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Sarasota library debuts
e-mail reading club

Reprinted from the
Sarasota Herald-Tribune,
February 3, 2000
By Rodney Crouther

Using the most basic of Internet tools, the Sarasota County Public Library's Online Book Club could be a trendsetter for libraries across the nation.

This is not your traditional reading club, with a handful of people discussing a work of fiction. Rather, it's a new kind of library outreach aimed at time-challenged, tech-savvy book lovers.

Helen Bums, librarian at Elsie Quirk Public Library in Englewood, said the club is a way to sample the latest books without having to make a trek to the library or bookstore.

"Monday through Friday, a chapter of a new best-selling book will be e-mailed directly to you," Bums said. "Over the week you get the first two or three chapters of the book."

If the book piques your interest you can reserve a copy of it through the library's main Web site and pick it up at a local branch.

Public libraries nationwide are looking for ways to integrate the Internet into their operations. Several have started online book discussion groups, but Peggy Barber of the American Library Association said the Sarasota club could be the first of its kind.

She also said it sounds like a service that could catch on quickly.

"It's a really interesting idea. I think people are really looking for someone to help them decide what to read," said Barber, the American Library Association director of communication.

The service is the product of a partnership between the library and Chapter-A-Day, a Sarasota-based Internet company. Both say the only goal is to get more people to read.

That is exactly the role Chapter-a-Day owner Suzanne Beecher envisioned when she created her service about six months ago.

“I just want people to read more,” Beecher said. “Of course, the library has an interest in people reading more, and through the Online Book Club we can work toward that common goal."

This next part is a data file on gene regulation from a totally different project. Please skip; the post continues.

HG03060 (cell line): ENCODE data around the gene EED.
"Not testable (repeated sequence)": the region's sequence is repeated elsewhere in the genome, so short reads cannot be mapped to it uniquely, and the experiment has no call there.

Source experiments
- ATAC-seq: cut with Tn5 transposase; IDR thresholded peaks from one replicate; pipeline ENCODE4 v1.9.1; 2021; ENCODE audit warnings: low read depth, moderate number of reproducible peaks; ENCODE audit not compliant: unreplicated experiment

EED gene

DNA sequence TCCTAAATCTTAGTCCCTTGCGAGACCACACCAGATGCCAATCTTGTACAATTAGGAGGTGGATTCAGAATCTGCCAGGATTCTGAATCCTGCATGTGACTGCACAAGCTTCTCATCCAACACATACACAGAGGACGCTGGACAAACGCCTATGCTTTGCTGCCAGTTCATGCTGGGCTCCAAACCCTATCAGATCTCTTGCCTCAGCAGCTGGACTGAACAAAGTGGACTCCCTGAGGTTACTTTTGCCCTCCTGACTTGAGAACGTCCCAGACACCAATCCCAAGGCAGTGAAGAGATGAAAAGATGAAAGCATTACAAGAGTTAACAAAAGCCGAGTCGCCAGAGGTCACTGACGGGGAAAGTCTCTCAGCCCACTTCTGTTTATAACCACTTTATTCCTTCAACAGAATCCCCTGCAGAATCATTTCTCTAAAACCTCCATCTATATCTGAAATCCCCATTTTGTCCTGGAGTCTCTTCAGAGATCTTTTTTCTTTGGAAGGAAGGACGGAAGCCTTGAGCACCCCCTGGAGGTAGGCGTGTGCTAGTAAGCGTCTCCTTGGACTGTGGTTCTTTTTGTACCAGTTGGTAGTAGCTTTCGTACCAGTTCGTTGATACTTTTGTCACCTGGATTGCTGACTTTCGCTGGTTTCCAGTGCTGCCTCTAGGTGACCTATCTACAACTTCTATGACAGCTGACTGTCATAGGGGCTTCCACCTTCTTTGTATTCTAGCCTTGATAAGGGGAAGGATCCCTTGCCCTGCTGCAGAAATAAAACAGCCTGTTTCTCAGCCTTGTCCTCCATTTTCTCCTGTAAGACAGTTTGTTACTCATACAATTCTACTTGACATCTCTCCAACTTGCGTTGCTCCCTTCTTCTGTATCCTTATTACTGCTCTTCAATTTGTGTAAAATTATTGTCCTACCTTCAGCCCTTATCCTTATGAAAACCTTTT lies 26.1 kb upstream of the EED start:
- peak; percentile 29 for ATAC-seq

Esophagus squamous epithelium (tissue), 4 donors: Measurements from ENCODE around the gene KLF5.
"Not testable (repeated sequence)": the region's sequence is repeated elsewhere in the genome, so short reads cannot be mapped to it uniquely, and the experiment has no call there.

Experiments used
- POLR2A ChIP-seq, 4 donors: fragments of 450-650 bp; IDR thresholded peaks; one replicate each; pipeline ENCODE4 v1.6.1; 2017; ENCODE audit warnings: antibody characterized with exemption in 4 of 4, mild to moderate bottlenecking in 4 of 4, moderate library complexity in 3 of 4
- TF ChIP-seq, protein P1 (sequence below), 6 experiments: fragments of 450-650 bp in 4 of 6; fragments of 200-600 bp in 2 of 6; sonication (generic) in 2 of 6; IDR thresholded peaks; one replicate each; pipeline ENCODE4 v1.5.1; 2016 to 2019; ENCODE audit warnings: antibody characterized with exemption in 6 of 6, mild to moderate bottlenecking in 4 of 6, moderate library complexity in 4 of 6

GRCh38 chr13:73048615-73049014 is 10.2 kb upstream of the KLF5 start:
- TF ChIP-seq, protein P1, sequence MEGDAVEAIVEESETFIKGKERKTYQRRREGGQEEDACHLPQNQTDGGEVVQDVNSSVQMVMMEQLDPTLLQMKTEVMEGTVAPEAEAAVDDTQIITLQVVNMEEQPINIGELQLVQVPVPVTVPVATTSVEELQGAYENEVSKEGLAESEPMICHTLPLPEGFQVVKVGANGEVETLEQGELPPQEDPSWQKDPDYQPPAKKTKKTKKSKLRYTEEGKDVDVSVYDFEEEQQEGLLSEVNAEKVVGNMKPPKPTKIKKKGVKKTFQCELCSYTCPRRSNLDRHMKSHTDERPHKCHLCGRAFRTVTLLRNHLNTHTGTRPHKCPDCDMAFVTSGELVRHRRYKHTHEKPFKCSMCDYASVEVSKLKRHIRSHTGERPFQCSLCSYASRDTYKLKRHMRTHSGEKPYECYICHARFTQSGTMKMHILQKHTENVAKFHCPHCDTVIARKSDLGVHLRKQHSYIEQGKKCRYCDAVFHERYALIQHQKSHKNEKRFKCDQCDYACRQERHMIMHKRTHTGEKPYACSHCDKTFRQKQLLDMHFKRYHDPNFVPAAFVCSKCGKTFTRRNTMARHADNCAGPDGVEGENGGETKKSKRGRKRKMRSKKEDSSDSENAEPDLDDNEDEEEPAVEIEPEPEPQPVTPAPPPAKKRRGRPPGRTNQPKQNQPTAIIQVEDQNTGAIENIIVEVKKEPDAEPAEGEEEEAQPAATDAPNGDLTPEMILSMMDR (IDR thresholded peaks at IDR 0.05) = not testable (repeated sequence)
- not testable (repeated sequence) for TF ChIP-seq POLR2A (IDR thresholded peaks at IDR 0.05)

Membership in the club is free, and participants do not have to be library-card holders. Patrons can also participate using the free Internet and e-mail access at the library. If the program is a hit locally, Beecher said she plans to offer the service to libraries across the United States.

Beecher provides the service to the Sarasota County Public Library for free. The only potential source of income for her is a link on the Chapter-A-Day home page that sells books through online retailer Amazon. com.

An avid reader, Beecher said the idea for Chapter-A-Day came as she shared excerpts of a book she was reading with employees in her other company, The Computer Group.

"The staff is mostly mothers who work from home, and we communicate by e-mail," she said. "They started e-mailing me back and saying, 'I had to go out and buy that book.' Then it was like a light went on in my head."

She began contacting book publishers and requesting permission to publish parts of their books in e-mail form, including tiC-book she sent to her Computer Group staff.

 For the club to work, Beecher said, it is crucial that each day's e-mail contains just enough of a book to stir the reader's curiosity.

"Just taking five minutes, you start to get that special feeling you get from reading something you enjoy," she said. "Before you know it, you're working reading into your daily schedule."

Drew Smith, an instructor at the University of South Florida's School of Library and Research Sciences, compared the online book club approach to the promotional methods retailers and publishers have used for years.

"It's like Amazon.corn, where they let you listen to 30 seconds of a song on a CD or when publishers would print an excerpt from a new book in a magazine," he said.

Barber said the success of Oprah Winfrey's book club is evidence that there are legions of potential readers out there.

"Oprah's book club has gotten millions of people to read the books she selects," she said. "It's something that can definitely have an effect."


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